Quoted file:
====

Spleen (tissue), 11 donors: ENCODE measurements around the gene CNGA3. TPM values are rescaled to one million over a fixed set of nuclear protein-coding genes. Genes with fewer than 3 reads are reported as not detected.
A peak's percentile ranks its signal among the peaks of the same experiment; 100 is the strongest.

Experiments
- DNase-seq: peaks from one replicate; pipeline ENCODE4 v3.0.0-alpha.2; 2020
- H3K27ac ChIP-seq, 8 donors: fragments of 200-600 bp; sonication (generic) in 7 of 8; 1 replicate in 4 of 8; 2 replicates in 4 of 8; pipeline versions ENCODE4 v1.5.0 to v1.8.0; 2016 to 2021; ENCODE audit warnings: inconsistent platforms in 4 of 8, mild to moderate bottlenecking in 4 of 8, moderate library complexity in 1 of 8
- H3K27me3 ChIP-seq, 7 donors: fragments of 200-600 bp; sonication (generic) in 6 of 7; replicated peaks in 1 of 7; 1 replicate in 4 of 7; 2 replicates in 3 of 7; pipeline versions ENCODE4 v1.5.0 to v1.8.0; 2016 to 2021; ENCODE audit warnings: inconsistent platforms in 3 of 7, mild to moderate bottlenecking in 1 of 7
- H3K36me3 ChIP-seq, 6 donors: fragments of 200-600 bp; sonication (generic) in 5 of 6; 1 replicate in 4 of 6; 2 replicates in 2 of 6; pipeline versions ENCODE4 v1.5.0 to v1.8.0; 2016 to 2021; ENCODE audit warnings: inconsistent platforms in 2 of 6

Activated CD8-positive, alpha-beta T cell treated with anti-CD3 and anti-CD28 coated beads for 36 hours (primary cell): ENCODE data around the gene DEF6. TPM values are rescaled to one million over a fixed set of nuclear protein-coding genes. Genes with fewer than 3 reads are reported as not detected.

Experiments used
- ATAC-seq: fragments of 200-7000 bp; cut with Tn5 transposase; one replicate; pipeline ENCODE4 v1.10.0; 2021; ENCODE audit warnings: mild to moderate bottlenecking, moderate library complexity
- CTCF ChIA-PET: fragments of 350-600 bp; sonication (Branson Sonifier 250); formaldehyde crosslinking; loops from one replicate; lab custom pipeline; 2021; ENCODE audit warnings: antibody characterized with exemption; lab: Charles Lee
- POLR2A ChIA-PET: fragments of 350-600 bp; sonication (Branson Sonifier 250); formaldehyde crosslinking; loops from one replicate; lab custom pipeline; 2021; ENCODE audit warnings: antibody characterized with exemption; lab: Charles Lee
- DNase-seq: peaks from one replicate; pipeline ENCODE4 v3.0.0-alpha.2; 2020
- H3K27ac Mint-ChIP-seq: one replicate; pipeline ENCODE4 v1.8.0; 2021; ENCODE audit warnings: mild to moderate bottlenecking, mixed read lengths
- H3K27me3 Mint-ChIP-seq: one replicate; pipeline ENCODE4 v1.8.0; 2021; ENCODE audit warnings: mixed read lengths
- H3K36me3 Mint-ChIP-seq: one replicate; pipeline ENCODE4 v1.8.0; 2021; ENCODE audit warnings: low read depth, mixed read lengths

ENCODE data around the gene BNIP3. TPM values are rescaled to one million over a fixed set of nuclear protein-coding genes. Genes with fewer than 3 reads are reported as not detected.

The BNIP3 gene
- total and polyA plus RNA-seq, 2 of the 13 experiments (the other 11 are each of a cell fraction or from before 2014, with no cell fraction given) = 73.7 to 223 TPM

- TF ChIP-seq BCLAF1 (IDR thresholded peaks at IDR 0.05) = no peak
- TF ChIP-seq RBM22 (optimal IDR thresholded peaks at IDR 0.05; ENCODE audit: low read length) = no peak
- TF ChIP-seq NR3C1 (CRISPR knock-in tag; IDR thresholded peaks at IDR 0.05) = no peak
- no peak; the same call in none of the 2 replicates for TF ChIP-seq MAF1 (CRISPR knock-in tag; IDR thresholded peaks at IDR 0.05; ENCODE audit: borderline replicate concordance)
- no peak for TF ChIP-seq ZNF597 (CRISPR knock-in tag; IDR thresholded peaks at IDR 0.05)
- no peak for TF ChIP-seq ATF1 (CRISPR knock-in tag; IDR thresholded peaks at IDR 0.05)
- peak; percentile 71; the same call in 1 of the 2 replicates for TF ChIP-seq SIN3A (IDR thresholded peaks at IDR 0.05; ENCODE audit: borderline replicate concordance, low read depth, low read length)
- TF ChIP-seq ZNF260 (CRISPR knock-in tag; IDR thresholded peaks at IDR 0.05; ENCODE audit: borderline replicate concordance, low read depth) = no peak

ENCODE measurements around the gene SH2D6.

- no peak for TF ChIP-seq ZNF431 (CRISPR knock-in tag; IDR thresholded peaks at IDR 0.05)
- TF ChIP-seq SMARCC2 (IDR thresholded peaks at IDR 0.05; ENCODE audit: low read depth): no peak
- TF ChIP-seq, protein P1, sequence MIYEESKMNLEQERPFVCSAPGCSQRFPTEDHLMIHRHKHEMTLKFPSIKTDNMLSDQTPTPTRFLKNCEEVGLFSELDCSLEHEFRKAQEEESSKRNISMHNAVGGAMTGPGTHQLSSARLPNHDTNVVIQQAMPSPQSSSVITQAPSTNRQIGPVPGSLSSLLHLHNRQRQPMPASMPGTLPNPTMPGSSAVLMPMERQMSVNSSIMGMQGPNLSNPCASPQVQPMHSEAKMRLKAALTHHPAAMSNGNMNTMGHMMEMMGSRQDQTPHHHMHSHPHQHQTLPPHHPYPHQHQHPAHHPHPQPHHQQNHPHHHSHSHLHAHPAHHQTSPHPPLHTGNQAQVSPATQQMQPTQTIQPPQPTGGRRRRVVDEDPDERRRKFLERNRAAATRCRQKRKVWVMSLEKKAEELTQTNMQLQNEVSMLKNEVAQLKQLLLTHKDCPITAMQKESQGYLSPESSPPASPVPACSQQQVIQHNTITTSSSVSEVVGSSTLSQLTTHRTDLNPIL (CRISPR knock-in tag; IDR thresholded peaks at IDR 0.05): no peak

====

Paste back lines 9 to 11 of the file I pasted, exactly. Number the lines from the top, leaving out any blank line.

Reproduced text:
Experiments used
- ATAC-seq: fragments of 200-7000 bp; cut with Tn5 transposase; one replicate; pipeline ENCODE4 v1.10.0; 2021; ENCODE audit warnings: mild to moderate bottlenecking, moderate library complexity
- CTCF ChIA-PET: fragments of 350-600 bp; sonication (Branson Sonifier 250); formaldehyde crosslinking; loops from one replicate; lab custom pipeline; 2021; ENCODE audit warnings: antibody characterized with exemption; lab: Charles Lee